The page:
• The Man Between: Michael Henry Heim and a Life in Translation December 15, 2014
    In a speech reprinted in the book, Heim makes a self-deprecating joke about whether the life of a translator is worth reading: “What does a translator do? He sits and translates!” The Man Between serves as a book-length retort by laying bare all the things Heim did: these include persuading the academy that translation is a scholarly (in addition to a creati […]
  • The Prabda Yoon Interview December 15, 2014
    Yes, I think people are not comfortable anymore to write in this straightforward, traditional way, especially the younger, more progressive writers. So it’s interesting—you have social commentary, and you also get a little bit of structural experiment. You have themes that are very, very Thai. I’m actually very interested to see what new writers will come up […]
  • The End of Days by Jenny Erpenbeck December 15, 2014
    For Jenny Erpenbeck, no life is lived in an indisputable straight line. Which is why, in her new novel (new in English, though published in 2012 as Aller Tage Abend) she approaches the narrative as a series of potential emotional earthquakes, some which take place, some which might have taken place, all of which reveal something of how political turbulence p […]
  • In the Heart of the Heart of the Country by William H. Gass December 15, 2014
    Once, at a writers symposium, William Howard Gass remarked that to substitute the page for the world is a form of revenge for the recognition that "you are, in terms of the so-called world, an impotent nobody." There is inarguably no contemporary writer of American stock in whose work one might locate a more ambitious war of attrition between innov […]
  • Faces in the Crowd by Valeria Luiselli December 15, 2014
    Luiselli’s first novel, Faces in the Crowd, translated into fluid English by Christina MacSweeney, is the perfect illustration of this attitude toward fiction writing. Narrated in short sections spanning multiple storylines and the better part of one hundred years, it uses "[d]eep excavations" to expose the empty spaces in two lives, those of a you […]

YFTS: To Peter Wheeler who may know better

(I’ve asked some of the participants in Your Face This Spring to share some final thoughts about the book to help us wind this project up. First up is Ginny Brewer Pennekamp with some excellent thoughts on the Bond angle to Your Face Tomorrow.)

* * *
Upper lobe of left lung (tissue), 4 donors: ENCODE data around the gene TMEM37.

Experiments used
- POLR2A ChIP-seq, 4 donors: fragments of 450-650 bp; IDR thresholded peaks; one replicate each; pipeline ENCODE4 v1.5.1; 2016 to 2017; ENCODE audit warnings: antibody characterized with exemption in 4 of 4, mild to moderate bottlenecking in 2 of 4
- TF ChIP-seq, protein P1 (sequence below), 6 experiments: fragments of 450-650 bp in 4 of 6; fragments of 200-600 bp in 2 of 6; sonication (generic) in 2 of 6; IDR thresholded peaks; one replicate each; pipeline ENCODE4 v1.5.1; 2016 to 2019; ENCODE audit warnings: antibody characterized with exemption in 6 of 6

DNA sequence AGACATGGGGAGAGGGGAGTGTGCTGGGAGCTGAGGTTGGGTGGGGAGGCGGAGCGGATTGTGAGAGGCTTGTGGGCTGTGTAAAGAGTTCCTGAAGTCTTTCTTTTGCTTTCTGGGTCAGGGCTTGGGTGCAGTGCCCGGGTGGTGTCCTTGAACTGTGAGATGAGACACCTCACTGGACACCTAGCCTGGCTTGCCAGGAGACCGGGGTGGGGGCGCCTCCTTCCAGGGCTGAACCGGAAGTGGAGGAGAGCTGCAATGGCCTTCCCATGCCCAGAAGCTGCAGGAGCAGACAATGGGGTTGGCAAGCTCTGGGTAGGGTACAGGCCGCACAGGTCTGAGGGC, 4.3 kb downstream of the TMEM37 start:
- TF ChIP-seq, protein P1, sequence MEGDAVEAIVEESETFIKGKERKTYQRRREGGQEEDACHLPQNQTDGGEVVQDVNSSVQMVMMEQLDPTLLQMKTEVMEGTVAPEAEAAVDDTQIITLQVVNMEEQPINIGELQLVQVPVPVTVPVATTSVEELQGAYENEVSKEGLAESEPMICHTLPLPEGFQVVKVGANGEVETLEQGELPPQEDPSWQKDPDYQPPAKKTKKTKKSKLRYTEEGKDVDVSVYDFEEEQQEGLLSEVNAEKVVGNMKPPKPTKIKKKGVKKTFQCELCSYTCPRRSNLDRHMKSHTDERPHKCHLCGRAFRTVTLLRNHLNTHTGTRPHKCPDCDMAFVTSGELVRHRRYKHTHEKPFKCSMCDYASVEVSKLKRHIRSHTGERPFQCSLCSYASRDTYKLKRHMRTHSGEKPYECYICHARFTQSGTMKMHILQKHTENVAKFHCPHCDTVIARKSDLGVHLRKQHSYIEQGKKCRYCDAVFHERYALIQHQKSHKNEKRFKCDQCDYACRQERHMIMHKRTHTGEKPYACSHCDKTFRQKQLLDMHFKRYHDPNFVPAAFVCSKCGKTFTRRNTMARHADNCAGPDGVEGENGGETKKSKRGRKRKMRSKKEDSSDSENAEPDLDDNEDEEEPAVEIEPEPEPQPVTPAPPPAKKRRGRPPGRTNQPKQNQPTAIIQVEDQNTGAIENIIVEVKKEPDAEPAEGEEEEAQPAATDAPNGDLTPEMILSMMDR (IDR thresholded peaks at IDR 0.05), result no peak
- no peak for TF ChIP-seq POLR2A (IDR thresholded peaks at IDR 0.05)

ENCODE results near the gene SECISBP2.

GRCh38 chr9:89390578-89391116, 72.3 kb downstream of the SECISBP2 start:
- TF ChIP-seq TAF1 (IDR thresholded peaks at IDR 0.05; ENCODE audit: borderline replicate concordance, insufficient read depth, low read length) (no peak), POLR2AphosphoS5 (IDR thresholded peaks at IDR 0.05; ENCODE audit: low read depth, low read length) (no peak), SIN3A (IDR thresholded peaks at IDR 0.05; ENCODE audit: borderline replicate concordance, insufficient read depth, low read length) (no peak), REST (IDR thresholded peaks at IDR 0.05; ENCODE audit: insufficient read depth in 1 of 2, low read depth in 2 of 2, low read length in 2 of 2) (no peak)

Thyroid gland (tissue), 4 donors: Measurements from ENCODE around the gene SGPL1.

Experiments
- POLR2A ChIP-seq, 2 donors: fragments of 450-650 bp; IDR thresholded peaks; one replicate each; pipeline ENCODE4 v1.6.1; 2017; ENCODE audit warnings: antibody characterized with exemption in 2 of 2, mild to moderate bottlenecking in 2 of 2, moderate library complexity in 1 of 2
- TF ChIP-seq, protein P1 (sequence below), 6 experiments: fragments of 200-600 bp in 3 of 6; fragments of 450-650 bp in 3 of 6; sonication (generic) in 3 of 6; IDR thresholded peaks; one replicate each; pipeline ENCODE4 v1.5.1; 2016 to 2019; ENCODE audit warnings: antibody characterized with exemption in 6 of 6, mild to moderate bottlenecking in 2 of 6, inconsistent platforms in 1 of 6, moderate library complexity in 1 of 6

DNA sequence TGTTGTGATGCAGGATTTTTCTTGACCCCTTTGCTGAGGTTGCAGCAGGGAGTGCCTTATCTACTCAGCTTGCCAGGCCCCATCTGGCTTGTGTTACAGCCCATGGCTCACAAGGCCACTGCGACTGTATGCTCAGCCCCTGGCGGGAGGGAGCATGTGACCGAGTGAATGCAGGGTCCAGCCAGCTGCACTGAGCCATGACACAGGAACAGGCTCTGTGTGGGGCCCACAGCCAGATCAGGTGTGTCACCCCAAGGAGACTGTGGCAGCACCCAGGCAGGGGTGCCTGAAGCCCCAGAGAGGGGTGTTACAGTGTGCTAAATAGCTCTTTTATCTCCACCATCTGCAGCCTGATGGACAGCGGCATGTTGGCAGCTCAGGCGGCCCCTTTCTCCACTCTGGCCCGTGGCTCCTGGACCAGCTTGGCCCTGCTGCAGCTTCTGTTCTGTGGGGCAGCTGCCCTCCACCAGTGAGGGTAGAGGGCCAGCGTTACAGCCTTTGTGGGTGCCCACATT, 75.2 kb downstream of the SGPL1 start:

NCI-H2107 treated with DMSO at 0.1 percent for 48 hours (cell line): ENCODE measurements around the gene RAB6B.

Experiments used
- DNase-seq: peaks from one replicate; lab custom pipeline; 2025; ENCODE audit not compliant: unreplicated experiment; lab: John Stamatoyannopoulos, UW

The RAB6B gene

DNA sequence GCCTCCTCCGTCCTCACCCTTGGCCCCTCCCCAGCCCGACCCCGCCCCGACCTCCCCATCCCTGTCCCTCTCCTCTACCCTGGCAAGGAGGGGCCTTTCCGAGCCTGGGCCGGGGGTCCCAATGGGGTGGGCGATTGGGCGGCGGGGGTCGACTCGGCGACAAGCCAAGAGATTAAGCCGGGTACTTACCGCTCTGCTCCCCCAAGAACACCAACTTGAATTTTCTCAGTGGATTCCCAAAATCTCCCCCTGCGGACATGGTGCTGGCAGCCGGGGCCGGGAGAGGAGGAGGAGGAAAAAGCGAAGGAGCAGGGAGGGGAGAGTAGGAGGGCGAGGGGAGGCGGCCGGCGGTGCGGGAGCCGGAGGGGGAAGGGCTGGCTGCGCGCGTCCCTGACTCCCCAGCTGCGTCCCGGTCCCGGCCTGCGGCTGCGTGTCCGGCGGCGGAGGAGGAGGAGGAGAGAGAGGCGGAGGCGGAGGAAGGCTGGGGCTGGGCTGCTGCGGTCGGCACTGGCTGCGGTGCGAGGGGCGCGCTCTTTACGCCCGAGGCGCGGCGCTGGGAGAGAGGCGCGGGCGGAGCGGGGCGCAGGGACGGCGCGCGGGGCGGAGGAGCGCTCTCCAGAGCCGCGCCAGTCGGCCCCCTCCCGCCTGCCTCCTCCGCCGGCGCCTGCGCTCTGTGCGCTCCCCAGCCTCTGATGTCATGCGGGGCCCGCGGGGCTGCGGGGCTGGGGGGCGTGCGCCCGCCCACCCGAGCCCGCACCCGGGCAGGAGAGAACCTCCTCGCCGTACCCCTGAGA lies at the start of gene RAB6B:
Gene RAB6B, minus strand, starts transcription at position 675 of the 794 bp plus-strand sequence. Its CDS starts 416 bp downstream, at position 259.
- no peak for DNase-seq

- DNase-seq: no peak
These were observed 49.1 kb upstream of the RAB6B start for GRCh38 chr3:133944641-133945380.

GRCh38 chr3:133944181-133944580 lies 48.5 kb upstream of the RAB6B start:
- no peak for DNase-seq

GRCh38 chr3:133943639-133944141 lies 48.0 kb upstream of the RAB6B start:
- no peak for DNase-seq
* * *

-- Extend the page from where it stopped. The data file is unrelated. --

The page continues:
james bondI began Your Face Tomorrow aware that Javier Marias wrote this book for his heroes–Peter Russell and his father Julian–who taught Marias how to live life but were on the verge of leaving it. Mid-read, John Wooden died, adding a personal shade to this UCLA Bruin’s read. I wondered: what will happen to his teachings? How will the world change? Have we lost a compass on how to make our way in the world?

As I thought about this, I kept coming back to the very big hero looming over Deza’s strange adventure–James Bond. Bond is unequivocally a hero, the best spy ever, the man that saved the world over and over again. Yes, he specialized in incredible violence. Yes, he seduced every woman in his path. But the end justified his means. However, in YFT, James Bond is a hero of the past. The world has changed. MI6 is a different institution. To me, one of the essential themes in this novel is who becomes the James Bond of the modern world, how does he operate and with what responsibilities?

Deza is lured into MI6 by Bond. On the night of his qualification test, Deza finds Fleming’s inscription: “To Peter Wheeler, who may know better” and follows Wheeler where Wheeler followed Fleming, the man who invented Bond. Deza enters MI6 expecting Bond and Fleming’s world but instead is presented with three versions of the modern spy–Tupra, Wheeler, and his own father. Each provides Deza with a different set of choices about his place in the world and his responsibility towards his fellow man.

the spy who loved meTupra is, of course, the most similar to Bond. Like Bond, he is a blunt hammer of justice. He beds multiple women, follows the orders of superiors, keeps quiet about his activities. But unlike Bond, the information Tupra acts on is unclear and sometimes entirely made up. Also unlike Bond, he uses many alias. He is not patriotic–he works for England but also for anyone who pays him. The outcome of Tupra’s work is murky; it’s not clear if he does good or harm. Yet Deza follows Tupra’s lead unquestioningly until Tupra assaults de la Garza in the nightclub, and then we see our first instance of Deza analyzing Tupra’s methods: “You can’t just go around beating people up, killing them.” Deza asks. “But why, according to you, can’t one do that?” Tupra answers [V2 p. 339], seemingly satisfying Deza. After all, like Bond they are attacking a greater evil.